Studying unusual immunodeficiency

Yenan Bryceson researches certain types of primary immuno-deficiencies that lead to overactive parts of the immune system and severe illness. The goal is to understand human immunological diseases, establish accurate diagnostics and contribute to improved treatments.

Portrait of Yenan Bryceson in the lab.
Photo: Ulf Sirborn

What are you researching?

“My research concerns certain forms of immunodeficiency that make people, usually children, very ill from infections that others will normally manage without encountering sig­nificant problems. It is essential that these children obtain rapid and ac­curate diagnostics so that they receive the proper treatment when they end up in hospital. Basically, the condi­tions can be due to malfunction in certain types of white blood cells that otherwise kill infected or malignant cells. This results in other parts of the immune system being overac­tive, which in the most severe form of disease leads to a life-threatening hyperinflammatory situation.”

What are you trying to find out?

“Mostly we try to identify the genetic causes of the disease, along with methods to develop better functional diagnostics. In recent years, several new genes and mutations behind severe forms of these life-threatening diseases have been found, and our research has contributed to those advances. Still, a lot remains to be done. We continue with the work of searching for more genes and studying the mechanisms for how mutations found in patients mess up the immune system. Collaboration with researchers in other parts of the world is really important to us, partly because these conditions are rare. In complementary efforts, we also systemically chart the molecular mechanisms surrounding cytotoxic leukocytes in healthy people – know­ledge that might help harnessing these cells for immunotherapy against cancer.”

What do you hope to achieve in the long run?

“We want to contribute to better knowledge about why these children become ill, how healthcare providers can quickly make a definite diag­nosis, and in the long-term better alternatives for treatment. Presently, the most seriously ill children need to undergo stem cell transplantation, which cures the condition but at the same time entails a risk of serious complications. In the future, based on detailed understanding of the human immune system, I hope more patients can be treated with immunomodu­latory drugs or tailored gene-editing techniques.”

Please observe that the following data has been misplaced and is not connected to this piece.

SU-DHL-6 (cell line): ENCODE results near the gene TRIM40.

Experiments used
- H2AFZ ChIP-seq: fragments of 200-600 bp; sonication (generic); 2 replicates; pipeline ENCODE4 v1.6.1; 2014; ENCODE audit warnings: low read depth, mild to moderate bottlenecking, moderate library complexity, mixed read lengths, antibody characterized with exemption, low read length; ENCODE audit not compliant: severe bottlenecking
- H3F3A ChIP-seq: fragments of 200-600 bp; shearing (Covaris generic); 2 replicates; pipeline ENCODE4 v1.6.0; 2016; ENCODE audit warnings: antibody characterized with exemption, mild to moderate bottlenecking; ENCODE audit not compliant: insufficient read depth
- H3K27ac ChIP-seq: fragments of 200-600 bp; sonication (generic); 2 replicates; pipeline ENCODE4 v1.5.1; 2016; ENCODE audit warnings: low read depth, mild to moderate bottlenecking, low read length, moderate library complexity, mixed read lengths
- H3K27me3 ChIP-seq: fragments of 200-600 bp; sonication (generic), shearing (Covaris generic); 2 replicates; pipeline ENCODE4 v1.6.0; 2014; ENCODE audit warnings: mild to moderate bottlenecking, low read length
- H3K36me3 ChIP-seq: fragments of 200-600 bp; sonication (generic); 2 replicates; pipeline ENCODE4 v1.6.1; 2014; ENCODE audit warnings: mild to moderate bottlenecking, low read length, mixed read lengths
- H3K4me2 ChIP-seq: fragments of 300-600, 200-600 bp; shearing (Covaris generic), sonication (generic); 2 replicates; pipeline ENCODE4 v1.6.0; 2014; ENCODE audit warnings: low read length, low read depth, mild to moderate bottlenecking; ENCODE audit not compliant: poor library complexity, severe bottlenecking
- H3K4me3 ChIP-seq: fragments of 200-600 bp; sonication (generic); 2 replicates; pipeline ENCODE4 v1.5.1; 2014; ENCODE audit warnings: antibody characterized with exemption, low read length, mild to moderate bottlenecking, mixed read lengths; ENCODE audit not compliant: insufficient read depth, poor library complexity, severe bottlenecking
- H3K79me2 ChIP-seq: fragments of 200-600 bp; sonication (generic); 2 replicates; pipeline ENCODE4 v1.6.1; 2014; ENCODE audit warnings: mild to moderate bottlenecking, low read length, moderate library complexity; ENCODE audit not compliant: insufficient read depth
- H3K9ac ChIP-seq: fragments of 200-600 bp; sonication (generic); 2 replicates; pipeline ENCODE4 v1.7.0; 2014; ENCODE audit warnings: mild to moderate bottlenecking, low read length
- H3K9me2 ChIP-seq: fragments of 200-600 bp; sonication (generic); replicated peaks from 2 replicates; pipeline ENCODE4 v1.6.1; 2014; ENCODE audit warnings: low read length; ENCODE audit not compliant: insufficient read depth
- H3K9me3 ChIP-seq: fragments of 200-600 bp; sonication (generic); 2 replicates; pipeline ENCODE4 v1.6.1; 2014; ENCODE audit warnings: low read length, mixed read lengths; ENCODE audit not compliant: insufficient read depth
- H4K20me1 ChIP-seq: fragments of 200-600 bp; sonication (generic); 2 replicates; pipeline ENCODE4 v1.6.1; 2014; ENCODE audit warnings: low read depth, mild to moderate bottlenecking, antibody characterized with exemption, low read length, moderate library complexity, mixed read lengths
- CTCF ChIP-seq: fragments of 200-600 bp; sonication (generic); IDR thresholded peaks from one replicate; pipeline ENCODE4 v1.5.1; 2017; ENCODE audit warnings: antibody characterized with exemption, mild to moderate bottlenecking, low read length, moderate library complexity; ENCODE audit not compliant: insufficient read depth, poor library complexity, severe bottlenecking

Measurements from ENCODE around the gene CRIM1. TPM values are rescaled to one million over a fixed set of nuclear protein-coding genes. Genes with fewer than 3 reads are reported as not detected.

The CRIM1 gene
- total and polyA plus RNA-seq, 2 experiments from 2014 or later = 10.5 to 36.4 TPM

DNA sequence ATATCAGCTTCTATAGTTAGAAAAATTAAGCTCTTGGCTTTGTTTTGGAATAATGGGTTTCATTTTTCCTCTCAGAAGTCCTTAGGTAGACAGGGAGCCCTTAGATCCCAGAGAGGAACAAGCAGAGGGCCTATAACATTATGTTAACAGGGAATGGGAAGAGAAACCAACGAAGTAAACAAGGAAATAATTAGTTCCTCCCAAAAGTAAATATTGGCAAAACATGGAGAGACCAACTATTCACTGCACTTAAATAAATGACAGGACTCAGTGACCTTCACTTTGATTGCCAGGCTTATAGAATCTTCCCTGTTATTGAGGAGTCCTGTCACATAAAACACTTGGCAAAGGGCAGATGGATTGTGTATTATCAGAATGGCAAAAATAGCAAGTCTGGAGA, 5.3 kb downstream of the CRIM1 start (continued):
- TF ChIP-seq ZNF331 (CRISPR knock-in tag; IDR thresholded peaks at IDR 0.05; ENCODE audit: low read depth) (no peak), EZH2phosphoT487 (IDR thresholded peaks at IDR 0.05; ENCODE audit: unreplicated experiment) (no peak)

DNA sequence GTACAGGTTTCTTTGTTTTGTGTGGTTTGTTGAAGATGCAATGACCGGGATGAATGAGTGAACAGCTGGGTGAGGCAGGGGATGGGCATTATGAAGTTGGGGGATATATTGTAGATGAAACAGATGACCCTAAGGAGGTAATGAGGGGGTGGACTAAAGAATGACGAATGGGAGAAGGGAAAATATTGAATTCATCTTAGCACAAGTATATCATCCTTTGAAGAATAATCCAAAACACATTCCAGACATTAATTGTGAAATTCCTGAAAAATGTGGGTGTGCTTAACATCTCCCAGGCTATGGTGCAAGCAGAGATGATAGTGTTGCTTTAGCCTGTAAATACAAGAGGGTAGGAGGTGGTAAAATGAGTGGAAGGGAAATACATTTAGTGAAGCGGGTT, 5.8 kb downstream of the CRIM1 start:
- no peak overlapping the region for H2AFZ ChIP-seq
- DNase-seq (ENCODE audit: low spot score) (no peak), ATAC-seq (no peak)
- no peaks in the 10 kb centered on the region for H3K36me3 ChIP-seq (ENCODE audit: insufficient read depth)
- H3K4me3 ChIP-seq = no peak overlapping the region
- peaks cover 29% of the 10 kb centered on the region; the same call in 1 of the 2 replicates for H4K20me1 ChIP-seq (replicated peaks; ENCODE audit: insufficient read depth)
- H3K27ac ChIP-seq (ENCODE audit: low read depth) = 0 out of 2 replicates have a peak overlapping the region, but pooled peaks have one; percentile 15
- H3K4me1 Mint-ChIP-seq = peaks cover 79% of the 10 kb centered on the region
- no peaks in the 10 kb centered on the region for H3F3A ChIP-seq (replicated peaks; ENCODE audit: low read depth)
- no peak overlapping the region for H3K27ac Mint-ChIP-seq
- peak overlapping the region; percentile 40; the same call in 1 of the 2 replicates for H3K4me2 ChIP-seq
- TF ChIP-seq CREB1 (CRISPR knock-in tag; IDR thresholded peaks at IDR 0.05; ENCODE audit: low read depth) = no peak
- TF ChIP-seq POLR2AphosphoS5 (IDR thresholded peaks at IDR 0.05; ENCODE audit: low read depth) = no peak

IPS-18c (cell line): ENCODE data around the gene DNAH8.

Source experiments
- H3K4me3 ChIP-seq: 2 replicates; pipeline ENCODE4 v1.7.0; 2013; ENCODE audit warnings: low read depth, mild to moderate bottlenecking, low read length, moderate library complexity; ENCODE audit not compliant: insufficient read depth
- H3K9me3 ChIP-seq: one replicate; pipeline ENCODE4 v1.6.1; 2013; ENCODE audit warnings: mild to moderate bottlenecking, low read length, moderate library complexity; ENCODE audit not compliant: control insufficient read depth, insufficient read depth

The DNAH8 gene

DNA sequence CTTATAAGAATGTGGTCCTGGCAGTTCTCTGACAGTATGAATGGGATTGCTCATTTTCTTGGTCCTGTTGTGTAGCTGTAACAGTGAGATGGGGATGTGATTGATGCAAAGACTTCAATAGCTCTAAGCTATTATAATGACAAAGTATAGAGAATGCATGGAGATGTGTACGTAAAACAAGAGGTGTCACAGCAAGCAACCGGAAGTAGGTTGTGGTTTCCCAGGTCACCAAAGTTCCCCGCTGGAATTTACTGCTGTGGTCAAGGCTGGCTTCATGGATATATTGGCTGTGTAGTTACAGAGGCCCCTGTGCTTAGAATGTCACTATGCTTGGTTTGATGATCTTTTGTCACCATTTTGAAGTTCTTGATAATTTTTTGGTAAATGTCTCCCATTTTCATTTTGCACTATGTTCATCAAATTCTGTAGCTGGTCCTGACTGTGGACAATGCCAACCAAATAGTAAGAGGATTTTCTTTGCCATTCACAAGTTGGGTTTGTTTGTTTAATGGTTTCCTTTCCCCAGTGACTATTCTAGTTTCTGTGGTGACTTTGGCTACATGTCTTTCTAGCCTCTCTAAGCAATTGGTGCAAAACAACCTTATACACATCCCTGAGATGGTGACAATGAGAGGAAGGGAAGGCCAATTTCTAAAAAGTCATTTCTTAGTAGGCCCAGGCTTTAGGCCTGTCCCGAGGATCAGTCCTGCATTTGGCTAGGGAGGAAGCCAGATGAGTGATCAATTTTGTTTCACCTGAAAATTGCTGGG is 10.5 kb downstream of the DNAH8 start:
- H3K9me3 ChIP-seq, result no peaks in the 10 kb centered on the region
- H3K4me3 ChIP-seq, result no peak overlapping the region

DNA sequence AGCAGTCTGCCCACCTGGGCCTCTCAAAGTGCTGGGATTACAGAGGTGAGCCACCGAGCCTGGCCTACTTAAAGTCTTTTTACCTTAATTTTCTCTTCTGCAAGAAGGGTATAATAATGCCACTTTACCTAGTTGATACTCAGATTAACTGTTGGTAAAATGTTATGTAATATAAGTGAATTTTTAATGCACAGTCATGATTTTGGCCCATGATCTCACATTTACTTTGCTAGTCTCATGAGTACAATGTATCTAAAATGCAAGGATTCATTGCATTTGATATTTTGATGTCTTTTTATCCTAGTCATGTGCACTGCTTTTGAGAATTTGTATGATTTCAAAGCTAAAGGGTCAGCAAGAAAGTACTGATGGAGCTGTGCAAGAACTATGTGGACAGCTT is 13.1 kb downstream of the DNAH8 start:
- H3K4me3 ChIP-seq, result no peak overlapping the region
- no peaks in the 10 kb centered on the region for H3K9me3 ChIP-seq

Text: Anders Nilsson, first published in From Cell to Society 2020.

Yenan Bryceson

Professor of Translational Immunology at the Department of Medicine, Huddinge

Yenan Bryceson was born in 1976 in Dar es-Salaam, Tanzania, and in 2000 graduated from the University of Oslo, Norway, with a master’s degree in molecular and cell biology. He did his doctoral studies at KI and the National Institutes of Health (NIH) in Bethesda, Maryland, USA, within the framework of KI’s and NIH’s Graduate Partnerships Programme, and his dissertation was presented in 2008.

After completing his studies in medicine during 2007–2009 and performing postdoc work in 2008–2010, Bryceson has been leading a research team at KI since 2011. Since 2012, he has also held a part-time professorship at the University of Bergen in Norway.

Yenan Bryceson was appointed Pro­fessor of Translational Immunology at Karolinska Institutet on March 1, 2020.

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